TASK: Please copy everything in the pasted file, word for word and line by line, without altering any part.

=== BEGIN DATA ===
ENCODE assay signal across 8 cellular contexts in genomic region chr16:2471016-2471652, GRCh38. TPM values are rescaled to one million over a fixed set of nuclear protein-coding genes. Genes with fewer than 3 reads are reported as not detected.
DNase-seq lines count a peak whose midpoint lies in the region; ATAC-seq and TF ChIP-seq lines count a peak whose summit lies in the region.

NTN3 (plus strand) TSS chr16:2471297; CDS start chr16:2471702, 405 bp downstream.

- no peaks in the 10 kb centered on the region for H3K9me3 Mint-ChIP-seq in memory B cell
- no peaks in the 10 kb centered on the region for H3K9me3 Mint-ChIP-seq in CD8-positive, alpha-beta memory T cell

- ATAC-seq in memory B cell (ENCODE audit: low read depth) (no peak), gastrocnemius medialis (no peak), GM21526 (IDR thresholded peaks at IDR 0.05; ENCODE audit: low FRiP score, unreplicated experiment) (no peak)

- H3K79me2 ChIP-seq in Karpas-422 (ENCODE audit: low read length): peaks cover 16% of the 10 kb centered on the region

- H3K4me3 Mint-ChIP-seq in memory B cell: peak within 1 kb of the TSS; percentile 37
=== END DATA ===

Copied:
ENCODE assay signal across 8 cellular contexts in genomic region chr16:2471016-2471652, GRCh38. TPM values are rescaled to one million over a fixed set of nuclear protein-coding genes. Genes with fewer than 3 reads are reported as not detected.
DNase-seq lines count a peak whose midpoint lies in the region; ATAC-seq and TF ChIP-seq lines count a peak whose summit lies in the region.

NTN3 (plus strand) TSS chr16:2471297; CDS start chr16:2471702, 405 bp downstream.

- no peaks in the 10 kb centered on the region for H3K9me3 Mint-ChIP-seq in memory B cell
- no peaks in the 10 kb centered on the region for H3K9me3 Mint-ChIP-seq in CD8-positive, alpha-beta memory T cell

- ATAC-seq in memory B cell (ENCODE audit: low read depth) (no peak), gastrocnemius medialis (no peak), GM21526 (IDR thresholded peaks at IDR 0.05; ENCODE audit: low FRiP score, unreplicated experiment) (no peak)

- H3K79me2 ChIP-seq in Karpas-422 (ENCODE audit: low read length): peaks cover 16% of the 10 kb centered on the region

- H3K4me3 Mint-ChIP-seq in memory B cell: peak within 1 kb of the TSS; percentile 37